When 12-year-old Steven Courtney plays football, there is an extra family member on the sideline. Along with his parents and his eight-year-old brother, his four-year-old cocker spaniel, Molly, is there too, her fluffy brown coat encased in a bright red medical detection dogs jacket. Steven was diagnosed with type 1 diabetes at the age of three, a condition that, until two years ago, took a sledgehammer to his family’s life. Steven’s sugars would often drop so suddenly that his mother, Serena, would have to pin him down to make him drink glucose. Sometimes he would fall face-first to the ground. Putting Steven to bed in a stable state was never enough. His parents barely slept owing to the constant alarm setting and checking required throughout the night to keep his blood sugar on an even keel. Football – any exercise – had to be managed carefully. Now, however, with Molly by his side, Steven is safe – in bed and on the pitch.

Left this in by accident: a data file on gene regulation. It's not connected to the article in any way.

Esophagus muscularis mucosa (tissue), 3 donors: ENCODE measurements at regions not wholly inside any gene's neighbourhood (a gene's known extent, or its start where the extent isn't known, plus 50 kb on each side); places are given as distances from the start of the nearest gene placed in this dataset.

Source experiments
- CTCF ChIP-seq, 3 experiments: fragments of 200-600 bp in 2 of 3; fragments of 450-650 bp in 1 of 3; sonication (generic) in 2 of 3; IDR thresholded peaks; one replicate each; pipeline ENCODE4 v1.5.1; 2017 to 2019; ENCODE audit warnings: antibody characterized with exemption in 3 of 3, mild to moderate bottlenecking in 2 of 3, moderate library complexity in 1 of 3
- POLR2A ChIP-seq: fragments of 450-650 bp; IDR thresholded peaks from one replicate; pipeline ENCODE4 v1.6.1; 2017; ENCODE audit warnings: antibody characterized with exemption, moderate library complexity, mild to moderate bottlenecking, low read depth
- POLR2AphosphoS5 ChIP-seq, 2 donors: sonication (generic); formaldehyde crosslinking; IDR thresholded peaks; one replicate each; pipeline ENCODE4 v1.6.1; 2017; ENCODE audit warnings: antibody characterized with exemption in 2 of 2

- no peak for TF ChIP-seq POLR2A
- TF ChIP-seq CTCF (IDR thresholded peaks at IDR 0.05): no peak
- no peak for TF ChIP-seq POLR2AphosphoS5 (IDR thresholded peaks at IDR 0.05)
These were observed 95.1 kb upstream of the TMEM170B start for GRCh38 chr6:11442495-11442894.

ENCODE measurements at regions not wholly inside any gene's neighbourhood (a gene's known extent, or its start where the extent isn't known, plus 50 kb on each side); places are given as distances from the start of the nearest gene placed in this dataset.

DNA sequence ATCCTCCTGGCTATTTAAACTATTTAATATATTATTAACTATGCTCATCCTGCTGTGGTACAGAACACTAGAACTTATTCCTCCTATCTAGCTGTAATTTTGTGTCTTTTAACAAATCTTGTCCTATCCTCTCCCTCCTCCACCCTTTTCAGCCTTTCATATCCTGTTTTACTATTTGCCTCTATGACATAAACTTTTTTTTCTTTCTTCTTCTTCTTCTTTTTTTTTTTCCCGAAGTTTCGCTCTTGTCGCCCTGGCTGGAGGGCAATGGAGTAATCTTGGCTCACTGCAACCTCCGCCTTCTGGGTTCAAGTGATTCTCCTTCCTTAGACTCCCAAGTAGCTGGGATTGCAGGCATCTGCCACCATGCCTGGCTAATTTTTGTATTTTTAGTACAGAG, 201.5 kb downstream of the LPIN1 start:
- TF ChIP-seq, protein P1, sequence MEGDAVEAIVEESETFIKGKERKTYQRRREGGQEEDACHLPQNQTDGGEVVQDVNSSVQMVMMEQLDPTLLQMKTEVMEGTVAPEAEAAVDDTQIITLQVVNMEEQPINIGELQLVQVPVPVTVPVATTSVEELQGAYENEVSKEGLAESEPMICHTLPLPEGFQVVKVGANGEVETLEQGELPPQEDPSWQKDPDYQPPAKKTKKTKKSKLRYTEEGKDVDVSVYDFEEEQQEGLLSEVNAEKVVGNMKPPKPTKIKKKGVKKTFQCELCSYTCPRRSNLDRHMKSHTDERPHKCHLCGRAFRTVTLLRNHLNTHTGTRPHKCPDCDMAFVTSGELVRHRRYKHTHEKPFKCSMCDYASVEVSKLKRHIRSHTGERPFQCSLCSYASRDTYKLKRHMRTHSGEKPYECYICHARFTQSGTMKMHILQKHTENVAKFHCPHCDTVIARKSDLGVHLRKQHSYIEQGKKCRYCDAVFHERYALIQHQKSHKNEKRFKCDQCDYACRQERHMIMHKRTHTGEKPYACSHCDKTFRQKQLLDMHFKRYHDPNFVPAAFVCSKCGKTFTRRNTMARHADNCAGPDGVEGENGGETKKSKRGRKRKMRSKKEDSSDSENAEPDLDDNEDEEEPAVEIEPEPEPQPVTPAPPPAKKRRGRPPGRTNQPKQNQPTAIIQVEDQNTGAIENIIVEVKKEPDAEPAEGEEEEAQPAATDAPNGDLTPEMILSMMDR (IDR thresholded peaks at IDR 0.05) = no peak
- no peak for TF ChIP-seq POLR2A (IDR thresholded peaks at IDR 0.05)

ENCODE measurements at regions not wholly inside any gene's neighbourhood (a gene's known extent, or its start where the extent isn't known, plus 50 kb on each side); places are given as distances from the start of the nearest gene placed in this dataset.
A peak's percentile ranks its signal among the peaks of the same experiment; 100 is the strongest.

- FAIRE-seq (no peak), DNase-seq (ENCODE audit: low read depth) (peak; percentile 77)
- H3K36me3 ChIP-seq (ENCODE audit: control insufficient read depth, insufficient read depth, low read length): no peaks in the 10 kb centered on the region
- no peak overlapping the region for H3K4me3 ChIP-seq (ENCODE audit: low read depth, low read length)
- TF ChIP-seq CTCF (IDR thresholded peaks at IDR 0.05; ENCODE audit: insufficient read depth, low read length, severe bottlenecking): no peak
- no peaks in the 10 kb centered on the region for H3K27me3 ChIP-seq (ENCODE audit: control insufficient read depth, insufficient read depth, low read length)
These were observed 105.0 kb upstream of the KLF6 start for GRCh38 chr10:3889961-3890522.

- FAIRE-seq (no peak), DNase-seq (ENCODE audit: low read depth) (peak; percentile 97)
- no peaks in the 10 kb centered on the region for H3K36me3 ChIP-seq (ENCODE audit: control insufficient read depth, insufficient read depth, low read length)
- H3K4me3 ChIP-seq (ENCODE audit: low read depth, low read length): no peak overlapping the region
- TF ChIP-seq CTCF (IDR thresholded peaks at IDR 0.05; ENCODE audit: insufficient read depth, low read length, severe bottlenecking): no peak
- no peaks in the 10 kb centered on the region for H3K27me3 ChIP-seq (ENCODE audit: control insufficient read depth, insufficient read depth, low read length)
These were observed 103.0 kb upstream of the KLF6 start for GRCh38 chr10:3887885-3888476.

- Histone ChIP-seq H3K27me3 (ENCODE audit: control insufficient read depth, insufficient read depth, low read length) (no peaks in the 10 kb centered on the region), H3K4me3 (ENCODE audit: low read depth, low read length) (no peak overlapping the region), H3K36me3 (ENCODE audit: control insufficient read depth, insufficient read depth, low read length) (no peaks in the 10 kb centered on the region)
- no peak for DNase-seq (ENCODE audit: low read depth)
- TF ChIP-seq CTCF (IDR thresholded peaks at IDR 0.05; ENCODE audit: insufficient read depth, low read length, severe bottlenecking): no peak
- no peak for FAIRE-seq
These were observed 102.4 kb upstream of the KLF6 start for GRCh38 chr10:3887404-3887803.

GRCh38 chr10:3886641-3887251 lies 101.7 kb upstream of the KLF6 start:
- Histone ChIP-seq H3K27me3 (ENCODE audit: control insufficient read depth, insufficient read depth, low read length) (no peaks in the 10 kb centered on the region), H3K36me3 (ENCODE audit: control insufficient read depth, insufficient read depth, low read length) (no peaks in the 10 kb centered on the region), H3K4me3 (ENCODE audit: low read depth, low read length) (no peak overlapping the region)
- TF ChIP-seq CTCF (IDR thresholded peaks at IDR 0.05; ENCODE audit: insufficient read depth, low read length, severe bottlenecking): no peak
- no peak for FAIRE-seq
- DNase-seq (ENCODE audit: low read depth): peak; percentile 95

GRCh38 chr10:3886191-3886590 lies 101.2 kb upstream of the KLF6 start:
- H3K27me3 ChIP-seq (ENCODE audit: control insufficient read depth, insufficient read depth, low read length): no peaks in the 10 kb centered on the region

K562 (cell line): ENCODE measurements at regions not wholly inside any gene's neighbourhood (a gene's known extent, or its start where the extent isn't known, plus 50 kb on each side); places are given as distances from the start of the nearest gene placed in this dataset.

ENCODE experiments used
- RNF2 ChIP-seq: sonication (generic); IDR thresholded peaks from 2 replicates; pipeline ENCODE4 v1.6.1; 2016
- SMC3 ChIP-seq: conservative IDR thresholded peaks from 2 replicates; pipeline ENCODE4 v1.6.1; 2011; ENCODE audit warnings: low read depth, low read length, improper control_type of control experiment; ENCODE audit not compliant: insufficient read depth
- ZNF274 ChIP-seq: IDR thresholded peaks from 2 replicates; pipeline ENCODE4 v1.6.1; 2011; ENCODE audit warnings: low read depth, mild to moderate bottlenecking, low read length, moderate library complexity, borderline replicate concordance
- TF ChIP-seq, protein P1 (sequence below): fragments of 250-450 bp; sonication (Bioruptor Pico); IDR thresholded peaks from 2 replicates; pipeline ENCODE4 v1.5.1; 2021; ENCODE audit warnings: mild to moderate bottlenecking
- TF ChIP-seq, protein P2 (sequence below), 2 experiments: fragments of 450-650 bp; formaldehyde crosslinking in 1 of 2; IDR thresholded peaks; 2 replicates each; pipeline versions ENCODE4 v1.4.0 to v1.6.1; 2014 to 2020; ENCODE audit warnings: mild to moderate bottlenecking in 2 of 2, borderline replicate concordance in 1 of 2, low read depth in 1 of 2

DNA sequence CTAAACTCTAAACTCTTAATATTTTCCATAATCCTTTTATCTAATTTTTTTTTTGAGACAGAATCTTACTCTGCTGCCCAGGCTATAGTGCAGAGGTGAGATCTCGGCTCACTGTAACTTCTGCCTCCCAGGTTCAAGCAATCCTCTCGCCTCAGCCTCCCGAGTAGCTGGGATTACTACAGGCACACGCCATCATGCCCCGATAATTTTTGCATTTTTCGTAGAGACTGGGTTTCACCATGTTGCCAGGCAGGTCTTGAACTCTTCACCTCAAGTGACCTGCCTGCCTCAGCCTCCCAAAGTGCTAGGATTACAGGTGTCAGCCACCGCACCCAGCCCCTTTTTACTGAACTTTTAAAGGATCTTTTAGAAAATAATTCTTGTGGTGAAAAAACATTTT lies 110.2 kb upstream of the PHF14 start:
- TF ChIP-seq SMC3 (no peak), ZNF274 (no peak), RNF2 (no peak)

Molly is among 55 or so medical alert assistance dogs in the UK, most of which are trained to smell the changes in breath that occur as a result of type 1 diabetes. Molly is saving Steven’s life every day. When she becomes agitated – barking, jumping or fidgeting – Serena knows immediately that her son’s blood sugars need calibrating. Such is the sensitivity of Molly’s nose that it has been possible to train her to smell the crucial changes in Steven’s breath from some considerable distance, even while he is playing football. If Molly smells a change in Steven, she has permission to run to him across the pitch.
‘I call her our guardian angel,’ Serena says. ‘She proved herself even when she was in training, barking to let us know the sugars had dropped at least half an hour before the time I had set the alarm for. He could very easily have slipped into a coma. It doesn’t bear thinking about.’